County defends reduction of road rage charge

  • Patricia Martin has announced a write-in campaign as a Democratic candidate for the Cheshire district 11 state representative seat. (Nicholas Handy / Monadnock Ledger-Transcript) Staff photo by Nicholas Handy

Monadnock Ledger-Transcript
Thursday, September 21, 2017 10:26AM

Cheshire County Attorney D. Chris McLaughlin has responded to a Rindge woman’s complaint about the way his office handled a recent road rage case in Rindge, reiterating that his office didn’t have enough evidence to pursue a felony level charge.

Both McLaughlin and complainant Patricia Martin were in attendance at the Cheshire County Commissioners meeting on Wednesday morning, as the commissioners placed Martin’s complaint on their agenda for discussion.

McLaughlin said during the meeting that his office recommended that Rindge’s town prosecutor Vint Boggis pursue a class B misdemeanor charge of criminal threatening after his office determined there wasn’t enough evidence charge Larry Cleveland with a felony after there was debate as to whether Cleveland pulled a gun or pointed a gloved hand during a December road rage incident. 

“Cleveland and his significant other indicated that no gun was drawn… the driver of the other vehicle did not see a gun,” said McLaughlin, who said that only the two passengers of the other vehicle had reported seeing a gun. “I don’t know where the passengers were sitting, but the driver said nothing about a gun.”

McLaughlin said his office deemed it better to have the town pursue a misdemeanor charge as the case would be heard in front of one district judge, rather than a Superior Court jury. Cleveland would eventually plead no contest to a violation level disorderly conduct charge on Aug. 15 before the case went to trial. 

Martin filed a complaint with the Cheshire County Commissioners on Aug. 28, voicing her frustration with the way McLaughlin’s office handled the case and a recent law change, rescinding the requirement for concealed carry permits. 

“I didn’t worry much before the constitutional carry law was passed because having the police chief involved gave me a sense of security,” said Martin, who said she prefers that people conceal carry their firearms, but wishes that police chiefs’ discretion in the issuing of concealed carry permits was still a part of the process. “I ask you to act on behalf of all unarmed citizens.”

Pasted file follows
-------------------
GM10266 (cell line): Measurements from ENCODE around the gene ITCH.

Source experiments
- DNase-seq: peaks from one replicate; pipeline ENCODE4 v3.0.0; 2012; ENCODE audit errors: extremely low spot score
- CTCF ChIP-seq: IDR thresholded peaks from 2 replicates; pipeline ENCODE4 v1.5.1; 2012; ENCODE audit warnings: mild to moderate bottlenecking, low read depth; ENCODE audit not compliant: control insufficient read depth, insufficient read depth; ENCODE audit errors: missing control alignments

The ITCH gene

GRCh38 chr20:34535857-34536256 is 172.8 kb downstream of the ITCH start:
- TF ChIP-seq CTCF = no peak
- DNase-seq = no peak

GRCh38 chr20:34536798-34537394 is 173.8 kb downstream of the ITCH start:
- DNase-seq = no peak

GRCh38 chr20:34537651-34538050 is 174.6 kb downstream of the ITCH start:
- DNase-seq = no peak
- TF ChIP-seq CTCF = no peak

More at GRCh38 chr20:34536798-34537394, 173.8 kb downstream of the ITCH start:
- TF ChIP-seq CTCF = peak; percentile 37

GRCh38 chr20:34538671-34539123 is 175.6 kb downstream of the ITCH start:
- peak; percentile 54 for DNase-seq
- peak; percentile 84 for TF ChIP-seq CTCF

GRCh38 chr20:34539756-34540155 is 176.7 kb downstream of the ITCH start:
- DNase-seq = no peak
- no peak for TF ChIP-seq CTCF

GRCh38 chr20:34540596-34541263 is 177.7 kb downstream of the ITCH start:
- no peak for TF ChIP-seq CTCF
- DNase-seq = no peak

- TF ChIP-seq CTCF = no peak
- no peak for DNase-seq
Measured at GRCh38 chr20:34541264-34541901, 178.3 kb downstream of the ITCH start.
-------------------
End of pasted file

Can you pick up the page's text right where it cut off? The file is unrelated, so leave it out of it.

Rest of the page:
Cheshire County Commissioner Chairman Peter Graves asked Martin what she wanted the commissioners to do about her concerns, adding that the commissioners do not get involved in what cases McLaughlin’s office chooses to pursue. 

County Administrator Christopher C. Coates told Martin that she should look to her elected officials if she is upset with the law as it currently stands, something Martin told the Ledger-Transcript after the meeting that she would pursue. 

“I’m serious about [advocating for a law change],” said Martin. “I’m not trying to stir up controversy or make myself a target.”

McLaughlin also made the point that Martin’s issues surrounding the Cleveland case and the constitutional carry law were not at all connected. He also clarified that the constitutional carry law was enacted after the alleged incident took place.

Martin had initially filed a complaint with the town of Rindge against Town Prosecutor Vint Boggis, but was later told it was not his decision to not pursue a felony level charge.

Martin then attempted to file a complaint with the Cheshire County Attorney’s Office and the District Attorney’s Office, but said she couldn’t find a way to file a complaint. 

Nicholas Handy can be reached at 924-7172 ext. 235 or nhandy@ledgertranscript.com. He is also on Twitter @nhandyMLT.